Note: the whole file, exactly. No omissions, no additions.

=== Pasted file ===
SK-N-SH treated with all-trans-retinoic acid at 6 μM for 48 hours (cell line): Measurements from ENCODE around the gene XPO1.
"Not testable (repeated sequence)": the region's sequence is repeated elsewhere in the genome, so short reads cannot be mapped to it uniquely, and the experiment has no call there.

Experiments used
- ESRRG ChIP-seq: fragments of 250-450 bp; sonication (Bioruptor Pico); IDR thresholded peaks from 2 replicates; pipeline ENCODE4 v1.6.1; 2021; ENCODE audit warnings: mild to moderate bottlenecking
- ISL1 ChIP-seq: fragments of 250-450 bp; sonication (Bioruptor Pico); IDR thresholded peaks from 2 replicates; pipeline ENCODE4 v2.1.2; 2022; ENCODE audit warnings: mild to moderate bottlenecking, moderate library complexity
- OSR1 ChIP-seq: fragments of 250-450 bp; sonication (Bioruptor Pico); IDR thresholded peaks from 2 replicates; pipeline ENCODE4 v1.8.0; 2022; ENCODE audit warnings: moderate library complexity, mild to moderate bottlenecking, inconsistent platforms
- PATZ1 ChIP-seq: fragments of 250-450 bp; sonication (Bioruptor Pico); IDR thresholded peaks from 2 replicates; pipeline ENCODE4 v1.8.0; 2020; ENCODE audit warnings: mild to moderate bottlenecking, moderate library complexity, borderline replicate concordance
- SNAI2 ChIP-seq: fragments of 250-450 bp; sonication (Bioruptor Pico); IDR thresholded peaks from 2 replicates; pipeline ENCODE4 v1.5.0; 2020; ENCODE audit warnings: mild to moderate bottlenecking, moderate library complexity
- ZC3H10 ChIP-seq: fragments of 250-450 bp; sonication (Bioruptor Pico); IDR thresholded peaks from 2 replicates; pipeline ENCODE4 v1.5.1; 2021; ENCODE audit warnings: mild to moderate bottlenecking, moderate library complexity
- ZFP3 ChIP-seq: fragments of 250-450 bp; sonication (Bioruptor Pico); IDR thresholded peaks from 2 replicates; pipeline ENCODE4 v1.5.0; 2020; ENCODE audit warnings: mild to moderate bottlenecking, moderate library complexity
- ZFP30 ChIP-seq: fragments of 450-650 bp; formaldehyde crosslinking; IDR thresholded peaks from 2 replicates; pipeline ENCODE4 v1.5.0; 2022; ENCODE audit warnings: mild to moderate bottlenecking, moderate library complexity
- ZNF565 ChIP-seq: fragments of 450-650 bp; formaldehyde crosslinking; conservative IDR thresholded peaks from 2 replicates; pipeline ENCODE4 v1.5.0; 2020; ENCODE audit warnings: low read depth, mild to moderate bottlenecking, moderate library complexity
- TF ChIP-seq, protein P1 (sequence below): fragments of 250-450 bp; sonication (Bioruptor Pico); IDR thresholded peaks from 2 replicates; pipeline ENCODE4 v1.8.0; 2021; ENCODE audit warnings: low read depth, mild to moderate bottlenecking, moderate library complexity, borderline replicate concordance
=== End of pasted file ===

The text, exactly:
SK-N-SH treated with all-trans-retinoic acid at 6 μM for 48 hours (cell line): Measurements from ENCODE around the gene XPO1.
"Not testable (repeated sequence)": the region's sequence is repeated elsewhere in the genome, so short reads cannot be mapped to it uniquely, and the experiment has no call there.

Experiments used
- ESRRG ChIP-seq: fragments of 250-450 bp; sonication (Bioruptor Pico); IDR thresholded peaks from 2 replicates; pipeline ENCODE4 v1.6.1; 2021; ENCODE audit warnings: mild to moderate bottlenecking
- ISL1 ChIP-seq: fragments of 250-450 bp; sonication (Bioruptor Pico); IDR thresholded peaks from 2 replicates; pipeline ENCODE4 v2.1.2; 2022; ENCODE audit warnings: mild to moderate bottlenecking, moderate library complexity
- OSR1 ChIP-seq: fragments of 250-450 bp; sonication (Bioruptor Pico); IDR thresholded peaks from 2 replicates; pipeline ENCODE4 v1.8.0; 2022; ENCODE audit warnings: moderate library complexity, mild to moderate bottlenecking, inconsistent platforms
- PATZ1 ChIP-seq: fragments of 250-450 bp; sonication (Bioruptor Pico); IDR thresholded peaks from 2 replicates; pipeline ENCODE4 v1.8.0; 2020; ENCODE audit warnings: mild to moderate bottlenecking, moderate library complexity, borderline replicate concordance
- SNAI2 ChIP-seq: fragments of 250-450 bp; sonication (Bioruptor Pico); IDR thresholded peaks from 2 replicates; pipeline ENCODE4 v1.5.0; 2020; ENCODE audit warnings: mild to moderate bottlenecking, moderate library complexity
- ZC3H10 ChIP-seq: fragments of 250-450 bp; sonication (Bioruptor Pico); IDR thresholded peaks from 2 replicates; pipeline ENCODE4 v1.5.1; 2021; ENCODE audit warnings: mild to moderate bottlenecking, moderate library complexity
- ZFP3 ChIP-seq: fragments of 250-450 bp; sonication (Bioruptor Pico); IDR thresholded peaks from 2 replicates; pipeline ENCODE4 v1.5.0; 2020; ENCODE audit warnings: mild to moderate bottlenecking, moderate library complexity
- ZFP30 ChIP-seq: fragments of 450-650 bp; formaldehyde crosslinking; IDR thresholded peaks from 2 replicates; pipeline ENCODE4 v1.5.0; 2022; ENCODE audit warnings: mild to moderate bottlenecking, moderate library complexity
- ZNF565 ChIP-seq: fragments of 450-650 bp; formaldehyde crosslinking; conservative IDR thresholded peaks from 2 replicates; pipeline ENCODE4 v1.5.0; 2020; ENCODE audit warnings: low read depth, mild to moderate bottlenecking, moderate library complexity
- TF ChIP-seq, protein P1 (sequence below): fragments of 250-450 bp; sonication (Bioruptor Pico); IDR thresholded peaks from 2 replicates; pipeline ENCODE4 v1.8.0; 2021; ENCODE audit warnings: low read depth, mild to moderate bottlenecking, moderate library complexity, borderline replicate concordance